UPCOMING EVENT: Tues 5 Feb: Dr James Reilly: One issue that could seriously derail the aspiration of prosperity in the Asian Century is an escalation of the rivalry between China and Japan into a mendacious dispute over islands in the East China Sea. The hope is that a military dispute can be avoided, but that is far from certain, and bad blood between Asia’s largest economies is at best a diversion and at worst a disaster.
Both countries have new leaders. On the left is China’s president, Xi Jinping who is the son ofXi Zhongxun, a revolutionary hero of the Communist Party in Chairman Mao’s day in the fight to drove the Japanese invaders out of China.
On the right is Shinzo Abe, brought back as Japan’s prime minister, after the Liberal Democrats won the December election, at least partly on a high-rhetoric platform of rewriting the country’s constitution, and building its strength. Mr Abe is the grandson of Nobusuke Kishi, a World War II cabinet minister who played a role in the cruel Japanese occupation of Manchuria.
As David Pilling, the astute Asia editor of the Financial Times put it recently “at the foot of Asia’s diplomatic garden lies the rotting carcass of unresolved history”. Pilling suggests China shows signs of wanting to “squeeze Japan until it squeaks”, while Abe has already signalled increased defence spending at a time when his country is already heavily over borrowed.
However, since the election, Abe has toned down the rhetoric while visiting some of the region’s most important countries, including Indonesia and Vietnam, to seek support against what both they and Japan see as Chinese aggression. Abe’s new foreign minister, Fumio Kishida, was dispatched to Singapore, Manila and Sydney. In Manila a maritime defence agreement was agreed between Japan and the Philippines. We don’t really know what happened in Sydney (where Mr Kishida met both foreign minister Bob Carr and trade minister Craig Emerson) because the news conference after the event and the accompanying press handout lacked any significant detail.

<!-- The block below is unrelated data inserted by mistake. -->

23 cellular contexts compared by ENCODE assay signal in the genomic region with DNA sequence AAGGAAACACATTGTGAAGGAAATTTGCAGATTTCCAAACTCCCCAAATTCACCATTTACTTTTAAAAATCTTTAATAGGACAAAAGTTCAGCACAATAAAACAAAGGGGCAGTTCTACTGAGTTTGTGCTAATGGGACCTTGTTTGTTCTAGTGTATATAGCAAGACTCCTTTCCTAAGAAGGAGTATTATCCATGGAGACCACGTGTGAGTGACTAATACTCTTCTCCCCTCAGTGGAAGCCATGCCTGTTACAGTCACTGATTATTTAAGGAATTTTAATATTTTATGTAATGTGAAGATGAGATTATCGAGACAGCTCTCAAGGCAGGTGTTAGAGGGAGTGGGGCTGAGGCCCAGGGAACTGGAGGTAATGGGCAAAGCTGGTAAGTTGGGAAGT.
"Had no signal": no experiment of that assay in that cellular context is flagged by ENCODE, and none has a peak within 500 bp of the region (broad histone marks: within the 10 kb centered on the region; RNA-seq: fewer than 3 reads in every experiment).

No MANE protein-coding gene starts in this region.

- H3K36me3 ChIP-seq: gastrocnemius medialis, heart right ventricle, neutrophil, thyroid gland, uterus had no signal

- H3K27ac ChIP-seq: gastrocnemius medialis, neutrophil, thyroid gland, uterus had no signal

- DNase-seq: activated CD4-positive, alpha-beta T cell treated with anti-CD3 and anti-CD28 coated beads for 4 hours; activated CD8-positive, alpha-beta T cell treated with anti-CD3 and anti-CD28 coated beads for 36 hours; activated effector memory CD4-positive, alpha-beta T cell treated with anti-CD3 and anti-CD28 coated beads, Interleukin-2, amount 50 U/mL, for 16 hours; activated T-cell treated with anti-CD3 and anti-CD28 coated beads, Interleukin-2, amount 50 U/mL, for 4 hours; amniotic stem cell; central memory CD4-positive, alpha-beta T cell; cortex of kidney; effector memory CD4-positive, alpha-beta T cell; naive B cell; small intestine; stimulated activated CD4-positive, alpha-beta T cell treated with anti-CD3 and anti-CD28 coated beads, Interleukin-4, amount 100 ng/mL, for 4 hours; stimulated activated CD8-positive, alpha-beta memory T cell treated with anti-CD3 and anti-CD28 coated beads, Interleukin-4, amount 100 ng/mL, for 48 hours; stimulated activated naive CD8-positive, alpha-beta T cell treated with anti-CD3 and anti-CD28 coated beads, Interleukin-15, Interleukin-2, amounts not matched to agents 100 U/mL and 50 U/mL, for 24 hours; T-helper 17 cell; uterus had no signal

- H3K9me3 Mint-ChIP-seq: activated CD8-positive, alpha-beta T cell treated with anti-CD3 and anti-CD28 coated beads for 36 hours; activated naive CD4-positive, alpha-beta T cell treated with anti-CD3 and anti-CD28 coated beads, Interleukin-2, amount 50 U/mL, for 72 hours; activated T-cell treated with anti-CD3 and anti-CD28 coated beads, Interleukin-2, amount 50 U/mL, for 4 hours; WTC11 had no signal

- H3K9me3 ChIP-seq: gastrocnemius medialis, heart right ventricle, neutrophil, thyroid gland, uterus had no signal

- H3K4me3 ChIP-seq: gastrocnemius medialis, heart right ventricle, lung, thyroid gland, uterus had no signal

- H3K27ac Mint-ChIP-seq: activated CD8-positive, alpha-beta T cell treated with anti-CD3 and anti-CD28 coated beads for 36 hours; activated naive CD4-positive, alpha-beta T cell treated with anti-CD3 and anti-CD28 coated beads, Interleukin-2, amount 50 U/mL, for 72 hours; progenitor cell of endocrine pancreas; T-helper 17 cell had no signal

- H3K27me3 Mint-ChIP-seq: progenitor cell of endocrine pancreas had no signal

Appropriately, the prospects for conflict (or cooperation) between Asia’s two superpowers will be the subject of our first meeting in the 2013 season where we will welcome Dr James Reilly, senior lecturer in Northeast Asian politics at the University of Sydney.
Dr Reilly is a noted and respected scholar of Chinese foreign policy, East Asian politics, and international relations. In the Department of Government and International Relations, he teaches undergraduate and post-graduate units on East Asian Politics and Chinese politics.
He is the author of Strong Society, Smart State: The Rise of Public Opinion in China’s Japan Policy (Columbia University Press, 2012), and the co-editor of Australia and China at 40(UNSW Press, 2012).His articles have appeared in a number of academic journals, including: Asian Survey, China: An International Journal, Chinese Journal of International Politics, Japanese Journal of Political Science, Journal of Contemporary China, Modern Asian Studies, Survival, and Washington Quarterly. He holds a Ph.D. in Political Science from George Washington University and has also been a post-doctoral research fellow at the University of Oxford.
Entry: $15.00 AIIA members, $10 Senior members/student members
$25.00 visitors, $15.00 student visitors
Hosted by: AIIA NSW
The event will start on: Tuesday, 05 February 2013 6:00 PM
And will end on: Tuesday, 05 February 2013 7:30 PM